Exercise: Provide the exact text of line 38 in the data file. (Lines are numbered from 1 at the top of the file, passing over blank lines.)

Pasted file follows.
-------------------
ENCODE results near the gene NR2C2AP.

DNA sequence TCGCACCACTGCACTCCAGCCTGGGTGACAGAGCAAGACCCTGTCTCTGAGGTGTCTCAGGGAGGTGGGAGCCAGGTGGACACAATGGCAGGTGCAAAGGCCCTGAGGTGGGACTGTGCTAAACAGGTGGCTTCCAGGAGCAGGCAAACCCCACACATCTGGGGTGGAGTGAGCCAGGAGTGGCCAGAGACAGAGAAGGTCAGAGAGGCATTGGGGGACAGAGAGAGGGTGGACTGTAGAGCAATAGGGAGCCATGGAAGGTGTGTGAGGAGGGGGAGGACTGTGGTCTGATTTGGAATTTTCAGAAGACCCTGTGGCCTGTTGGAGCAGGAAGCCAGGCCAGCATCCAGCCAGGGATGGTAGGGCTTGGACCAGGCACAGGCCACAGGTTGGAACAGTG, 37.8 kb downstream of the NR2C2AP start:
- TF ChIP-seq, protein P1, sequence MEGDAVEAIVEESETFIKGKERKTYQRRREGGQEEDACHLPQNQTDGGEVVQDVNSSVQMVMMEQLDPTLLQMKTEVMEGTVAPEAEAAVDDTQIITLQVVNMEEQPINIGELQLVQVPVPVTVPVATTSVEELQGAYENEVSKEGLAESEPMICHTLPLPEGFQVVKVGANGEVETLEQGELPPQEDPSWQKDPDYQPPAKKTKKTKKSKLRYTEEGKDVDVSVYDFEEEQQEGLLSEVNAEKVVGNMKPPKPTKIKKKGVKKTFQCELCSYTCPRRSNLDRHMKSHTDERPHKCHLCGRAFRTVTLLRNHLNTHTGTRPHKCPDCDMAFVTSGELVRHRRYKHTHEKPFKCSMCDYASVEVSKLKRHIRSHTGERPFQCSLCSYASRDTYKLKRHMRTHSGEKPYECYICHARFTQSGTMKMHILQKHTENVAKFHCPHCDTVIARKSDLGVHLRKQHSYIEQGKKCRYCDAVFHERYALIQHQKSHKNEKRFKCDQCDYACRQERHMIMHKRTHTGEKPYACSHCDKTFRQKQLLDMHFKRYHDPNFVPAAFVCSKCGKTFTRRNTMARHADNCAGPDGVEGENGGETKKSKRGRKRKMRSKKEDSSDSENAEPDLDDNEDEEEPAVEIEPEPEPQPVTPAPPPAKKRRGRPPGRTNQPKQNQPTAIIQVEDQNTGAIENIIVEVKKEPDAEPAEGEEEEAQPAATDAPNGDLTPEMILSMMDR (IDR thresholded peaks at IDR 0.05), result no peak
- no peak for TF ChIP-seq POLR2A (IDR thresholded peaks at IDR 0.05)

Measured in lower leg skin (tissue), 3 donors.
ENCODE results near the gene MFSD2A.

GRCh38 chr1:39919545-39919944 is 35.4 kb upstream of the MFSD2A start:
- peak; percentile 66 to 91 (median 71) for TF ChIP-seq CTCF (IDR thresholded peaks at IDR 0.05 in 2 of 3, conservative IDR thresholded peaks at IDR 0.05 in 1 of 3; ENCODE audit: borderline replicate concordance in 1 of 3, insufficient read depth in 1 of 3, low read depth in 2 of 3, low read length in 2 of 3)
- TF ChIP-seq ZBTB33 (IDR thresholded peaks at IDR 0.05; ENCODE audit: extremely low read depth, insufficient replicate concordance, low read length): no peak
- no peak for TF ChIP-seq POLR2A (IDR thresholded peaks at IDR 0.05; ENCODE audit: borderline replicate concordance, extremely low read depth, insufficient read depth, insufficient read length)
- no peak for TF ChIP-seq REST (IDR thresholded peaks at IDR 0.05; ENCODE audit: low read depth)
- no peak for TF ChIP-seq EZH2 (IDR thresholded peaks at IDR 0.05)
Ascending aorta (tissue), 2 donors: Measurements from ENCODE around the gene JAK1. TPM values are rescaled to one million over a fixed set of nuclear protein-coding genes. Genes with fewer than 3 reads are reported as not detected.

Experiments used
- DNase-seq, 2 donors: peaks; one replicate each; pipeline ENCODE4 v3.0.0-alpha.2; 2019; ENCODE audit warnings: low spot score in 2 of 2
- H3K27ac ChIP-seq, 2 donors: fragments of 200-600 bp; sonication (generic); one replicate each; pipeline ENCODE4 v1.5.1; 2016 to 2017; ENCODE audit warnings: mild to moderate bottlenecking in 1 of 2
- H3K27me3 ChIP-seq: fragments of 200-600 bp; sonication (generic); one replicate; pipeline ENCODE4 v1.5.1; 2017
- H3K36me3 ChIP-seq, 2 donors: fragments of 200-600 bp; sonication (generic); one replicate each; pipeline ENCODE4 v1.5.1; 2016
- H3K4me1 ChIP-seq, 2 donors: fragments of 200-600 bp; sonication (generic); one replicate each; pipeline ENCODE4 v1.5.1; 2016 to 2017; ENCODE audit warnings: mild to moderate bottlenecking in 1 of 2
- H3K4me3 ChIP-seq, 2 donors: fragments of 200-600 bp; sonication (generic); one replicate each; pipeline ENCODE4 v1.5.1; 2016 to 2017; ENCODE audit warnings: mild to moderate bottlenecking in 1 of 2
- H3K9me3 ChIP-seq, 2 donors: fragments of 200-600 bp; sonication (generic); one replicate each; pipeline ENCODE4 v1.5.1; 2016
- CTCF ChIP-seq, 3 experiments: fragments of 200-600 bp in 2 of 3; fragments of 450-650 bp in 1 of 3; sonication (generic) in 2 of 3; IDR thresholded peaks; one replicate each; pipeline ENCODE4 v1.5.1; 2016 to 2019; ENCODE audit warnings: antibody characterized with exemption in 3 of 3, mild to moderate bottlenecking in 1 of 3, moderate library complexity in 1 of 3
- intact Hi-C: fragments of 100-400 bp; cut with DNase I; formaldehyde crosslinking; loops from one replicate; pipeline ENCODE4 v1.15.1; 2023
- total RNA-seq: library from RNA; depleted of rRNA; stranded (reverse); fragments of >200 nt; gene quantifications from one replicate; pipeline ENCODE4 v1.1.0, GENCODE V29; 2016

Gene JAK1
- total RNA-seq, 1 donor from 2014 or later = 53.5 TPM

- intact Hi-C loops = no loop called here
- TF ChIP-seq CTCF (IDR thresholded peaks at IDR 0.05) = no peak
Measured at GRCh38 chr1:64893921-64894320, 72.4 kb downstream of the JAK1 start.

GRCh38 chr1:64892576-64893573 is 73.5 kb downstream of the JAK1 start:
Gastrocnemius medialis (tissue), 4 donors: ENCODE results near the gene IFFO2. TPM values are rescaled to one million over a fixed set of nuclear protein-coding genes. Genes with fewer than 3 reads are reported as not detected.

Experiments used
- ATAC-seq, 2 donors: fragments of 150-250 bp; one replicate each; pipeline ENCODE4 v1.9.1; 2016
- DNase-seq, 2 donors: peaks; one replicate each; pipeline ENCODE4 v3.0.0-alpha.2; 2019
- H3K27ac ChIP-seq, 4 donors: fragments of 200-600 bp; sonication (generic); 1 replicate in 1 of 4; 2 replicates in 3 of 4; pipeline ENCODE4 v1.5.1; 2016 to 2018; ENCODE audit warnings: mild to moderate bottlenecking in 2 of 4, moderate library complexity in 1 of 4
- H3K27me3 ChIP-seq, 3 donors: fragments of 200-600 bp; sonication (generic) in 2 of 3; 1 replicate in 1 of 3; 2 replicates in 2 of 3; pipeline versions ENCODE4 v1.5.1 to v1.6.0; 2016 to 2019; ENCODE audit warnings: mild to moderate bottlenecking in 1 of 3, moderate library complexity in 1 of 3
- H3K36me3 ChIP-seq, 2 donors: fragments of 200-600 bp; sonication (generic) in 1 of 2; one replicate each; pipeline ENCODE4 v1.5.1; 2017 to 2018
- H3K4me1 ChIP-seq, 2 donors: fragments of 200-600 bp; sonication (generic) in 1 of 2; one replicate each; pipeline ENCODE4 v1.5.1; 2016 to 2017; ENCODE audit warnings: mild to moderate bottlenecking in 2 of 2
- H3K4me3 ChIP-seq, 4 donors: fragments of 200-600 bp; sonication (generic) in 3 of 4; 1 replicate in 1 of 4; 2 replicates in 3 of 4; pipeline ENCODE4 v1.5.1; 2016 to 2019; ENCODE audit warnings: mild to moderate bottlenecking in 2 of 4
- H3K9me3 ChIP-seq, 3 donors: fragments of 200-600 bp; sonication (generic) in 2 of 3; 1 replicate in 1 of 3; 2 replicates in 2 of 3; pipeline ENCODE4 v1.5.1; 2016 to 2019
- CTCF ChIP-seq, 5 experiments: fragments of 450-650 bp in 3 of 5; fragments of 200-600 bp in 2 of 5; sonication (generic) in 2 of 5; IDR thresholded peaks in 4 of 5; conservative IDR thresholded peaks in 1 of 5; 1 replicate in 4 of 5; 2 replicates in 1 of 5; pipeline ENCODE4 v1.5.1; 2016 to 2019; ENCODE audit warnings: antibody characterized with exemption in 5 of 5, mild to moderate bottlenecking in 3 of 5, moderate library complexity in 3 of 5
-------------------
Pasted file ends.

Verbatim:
- H3K4me1 ChIP-seq, 2 donors: fragments of 200-600 bp; sonication (generic) in 1 of 2; one replicate each; pipeline ENCODE4 v1.5.1; 2016 to 2017; ENCODE audit warnings: mild to moderate bottlenecking in 2 of 2